The word fire typically refers to the rapid reaction of organic materials (biomass) with oxygen (O2) that produces heat, light, carbon dioxide, and water, as well as releasing other chemicals and particles into the air. This process is also known as combustion. In the context of global change, the most important type of fire is wildfires. Wildfires not started by humans are usually ignited from lightning strikes, or rarely by volcanic eruptions. Wildfires are an essential aspect of many ecosystems, shaping communities of plants and animals over time. In some parts of the world, the majority of wildfires are started by humans, often to remove trees and clear land for agricultural activities.
Accidentally or deliberately lit fires are also common in areas with dry forests, especially those in Mediterranean habitats, and usually pose a threat to people and their property. Wildfire management practices that support ecosystems and protect human communities are areas of active development and scientific research.
The frequency and intensity of fires can be influenced by a variety of Earth system factors, including:
- The amount of biomass available to fuel fires. Dry biomass, such as trees that have died due to drought and/or disease, can increase the extent and severity of wildfires.
- Precipitation patterns that result in dry seasons making areas more susceptible to fires.
- Winds from regional atmospheric circulation patterns can spread flames and transport embers miles from the fire perimeter, igniting additional fires. The heat from large fires can, in turn, affect wind patterns.
- The shape and features of the landscape (topography). For example, fires usually burn more rapidly uphill than downhill because the flames heat and dry the fuel on the slope above the fire. Additionally, valleys and canyons can funnel air, increasing wind speed and rapidly spreading flames.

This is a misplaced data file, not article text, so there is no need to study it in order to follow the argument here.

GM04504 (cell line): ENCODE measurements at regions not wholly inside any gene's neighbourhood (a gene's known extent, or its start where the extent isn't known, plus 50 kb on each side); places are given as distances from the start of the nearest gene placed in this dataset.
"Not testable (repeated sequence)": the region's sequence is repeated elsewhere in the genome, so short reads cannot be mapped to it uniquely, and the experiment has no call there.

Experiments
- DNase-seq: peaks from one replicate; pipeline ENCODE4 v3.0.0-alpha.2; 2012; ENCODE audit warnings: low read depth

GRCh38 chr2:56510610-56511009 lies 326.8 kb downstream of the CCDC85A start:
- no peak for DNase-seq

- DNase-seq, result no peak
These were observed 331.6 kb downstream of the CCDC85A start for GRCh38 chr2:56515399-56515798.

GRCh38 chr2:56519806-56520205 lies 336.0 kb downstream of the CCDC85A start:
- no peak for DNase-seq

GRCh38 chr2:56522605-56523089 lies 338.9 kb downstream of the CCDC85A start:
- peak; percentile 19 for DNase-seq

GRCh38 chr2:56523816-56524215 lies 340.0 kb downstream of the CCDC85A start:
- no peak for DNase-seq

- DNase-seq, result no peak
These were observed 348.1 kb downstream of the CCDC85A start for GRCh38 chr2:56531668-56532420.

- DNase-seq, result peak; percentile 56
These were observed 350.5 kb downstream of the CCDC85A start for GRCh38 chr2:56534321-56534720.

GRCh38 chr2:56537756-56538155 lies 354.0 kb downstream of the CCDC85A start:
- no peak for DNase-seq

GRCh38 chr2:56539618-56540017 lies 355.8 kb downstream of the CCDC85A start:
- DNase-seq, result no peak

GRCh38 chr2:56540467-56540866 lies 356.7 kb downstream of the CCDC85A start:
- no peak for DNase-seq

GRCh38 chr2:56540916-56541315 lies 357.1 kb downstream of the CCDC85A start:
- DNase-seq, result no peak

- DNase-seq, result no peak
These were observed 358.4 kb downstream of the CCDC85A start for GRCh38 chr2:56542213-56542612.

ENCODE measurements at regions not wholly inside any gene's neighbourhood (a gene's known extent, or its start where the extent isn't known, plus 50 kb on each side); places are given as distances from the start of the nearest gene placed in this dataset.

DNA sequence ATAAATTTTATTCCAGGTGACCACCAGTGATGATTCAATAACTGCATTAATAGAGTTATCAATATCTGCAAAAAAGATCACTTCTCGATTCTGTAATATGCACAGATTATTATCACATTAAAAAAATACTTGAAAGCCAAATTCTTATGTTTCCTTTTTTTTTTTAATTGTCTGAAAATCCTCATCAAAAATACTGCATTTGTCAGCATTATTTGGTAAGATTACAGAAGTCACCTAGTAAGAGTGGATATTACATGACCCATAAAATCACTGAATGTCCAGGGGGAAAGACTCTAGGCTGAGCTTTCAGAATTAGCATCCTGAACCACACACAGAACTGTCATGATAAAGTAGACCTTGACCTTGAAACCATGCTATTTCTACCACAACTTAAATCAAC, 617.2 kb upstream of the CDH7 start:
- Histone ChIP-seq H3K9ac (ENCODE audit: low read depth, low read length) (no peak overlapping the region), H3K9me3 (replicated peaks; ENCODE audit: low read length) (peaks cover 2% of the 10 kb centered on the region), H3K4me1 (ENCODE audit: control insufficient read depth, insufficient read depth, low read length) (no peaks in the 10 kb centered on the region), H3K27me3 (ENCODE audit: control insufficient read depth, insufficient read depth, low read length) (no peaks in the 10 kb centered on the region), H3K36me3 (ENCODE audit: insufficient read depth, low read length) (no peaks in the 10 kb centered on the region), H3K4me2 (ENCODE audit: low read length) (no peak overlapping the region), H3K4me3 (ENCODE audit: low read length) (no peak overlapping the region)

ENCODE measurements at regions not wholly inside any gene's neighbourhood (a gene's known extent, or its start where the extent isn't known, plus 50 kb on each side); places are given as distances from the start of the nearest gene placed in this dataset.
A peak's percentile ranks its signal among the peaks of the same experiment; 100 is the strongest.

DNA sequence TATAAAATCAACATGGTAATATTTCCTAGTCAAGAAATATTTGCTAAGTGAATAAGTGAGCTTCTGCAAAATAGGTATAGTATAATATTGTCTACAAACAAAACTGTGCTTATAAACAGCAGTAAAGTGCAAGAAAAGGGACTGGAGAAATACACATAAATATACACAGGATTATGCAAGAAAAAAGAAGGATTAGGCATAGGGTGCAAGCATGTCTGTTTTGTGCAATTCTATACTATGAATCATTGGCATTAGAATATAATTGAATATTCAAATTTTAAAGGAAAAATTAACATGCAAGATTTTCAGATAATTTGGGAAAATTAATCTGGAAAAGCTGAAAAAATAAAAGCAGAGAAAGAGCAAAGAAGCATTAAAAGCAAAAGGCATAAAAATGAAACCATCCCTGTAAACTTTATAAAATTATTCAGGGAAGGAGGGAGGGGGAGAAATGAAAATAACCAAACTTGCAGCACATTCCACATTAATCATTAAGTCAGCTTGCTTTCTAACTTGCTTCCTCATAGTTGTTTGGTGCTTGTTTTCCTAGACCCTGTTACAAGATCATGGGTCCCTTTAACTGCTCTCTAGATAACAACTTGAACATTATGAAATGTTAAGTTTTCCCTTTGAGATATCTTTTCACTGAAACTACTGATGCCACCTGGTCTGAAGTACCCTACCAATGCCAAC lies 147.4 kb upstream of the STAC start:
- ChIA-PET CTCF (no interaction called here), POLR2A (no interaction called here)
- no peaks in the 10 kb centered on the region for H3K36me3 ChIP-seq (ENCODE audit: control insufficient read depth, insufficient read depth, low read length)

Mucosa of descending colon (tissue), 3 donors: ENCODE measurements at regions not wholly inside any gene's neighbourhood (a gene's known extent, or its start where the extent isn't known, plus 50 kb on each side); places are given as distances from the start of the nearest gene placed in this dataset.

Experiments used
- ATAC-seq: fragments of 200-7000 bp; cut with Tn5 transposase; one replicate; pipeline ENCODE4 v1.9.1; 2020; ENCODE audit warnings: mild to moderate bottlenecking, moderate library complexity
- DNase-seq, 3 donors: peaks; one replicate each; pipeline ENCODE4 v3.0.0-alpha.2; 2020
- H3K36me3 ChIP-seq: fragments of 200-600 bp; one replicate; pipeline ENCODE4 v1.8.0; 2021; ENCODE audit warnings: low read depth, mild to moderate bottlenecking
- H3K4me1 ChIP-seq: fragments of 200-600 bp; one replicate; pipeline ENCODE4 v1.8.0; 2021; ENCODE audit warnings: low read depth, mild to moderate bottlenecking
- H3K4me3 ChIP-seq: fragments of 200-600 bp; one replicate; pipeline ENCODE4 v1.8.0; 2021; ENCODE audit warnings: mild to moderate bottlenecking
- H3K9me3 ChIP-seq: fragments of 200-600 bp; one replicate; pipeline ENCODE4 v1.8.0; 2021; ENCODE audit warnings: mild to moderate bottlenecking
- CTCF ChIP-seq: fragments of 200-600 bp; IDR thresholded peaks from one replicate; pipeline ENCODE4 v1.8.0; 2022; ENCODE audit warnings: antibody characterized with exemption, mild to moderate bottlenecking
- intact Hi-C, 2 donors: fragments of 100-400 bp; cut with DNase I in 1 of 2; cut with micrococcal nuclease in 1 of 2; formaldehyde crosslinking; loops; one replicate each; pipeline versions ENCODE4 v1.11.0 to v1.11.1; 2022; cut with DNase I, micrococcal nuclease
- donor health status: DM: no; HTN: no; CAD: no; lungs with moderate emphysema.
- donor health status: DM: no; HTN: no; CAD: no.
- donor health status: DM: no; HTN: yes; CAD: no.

- Activities that cause global warming, such as the burning of fossil fuels, agricultural activities, and deforestation. Increasing average temperatures have altered temperature and precipitation patterns, and decreased snow and ice cover, resulting in dryer, longer annual fire seasons.
Fire affects the Earth system in variety of ways, including:
- Releasing carbon from biomass, in the form of carbon dioxide (a greenhouse gas), into the atmosphere.
- The evolution of plant life cycles and traits, such as thick bark and seeds that germinate after fires, helping species survive wildfire events.
- Affecting regional biomass and species populations, which affects how species interact with each other.
- Reducing biomass and ground cover, which can increase weathering and erosion of rocks and soil, and cause landslides.
- Decreasing water quality by introducing ash, debris, eroded sediment, and potentially chemicals from retardants used to fight fires into groundwater, streams, and lakes.
- Where people can live and recreate.
Can you think of additional cause and effect relationships between fire and other parts of the Earth system?
Visit the productivity and biomass, atmospheric circulation, and displacement of human populations pages to learn more about how phenomena related to fire are connected to other global changes.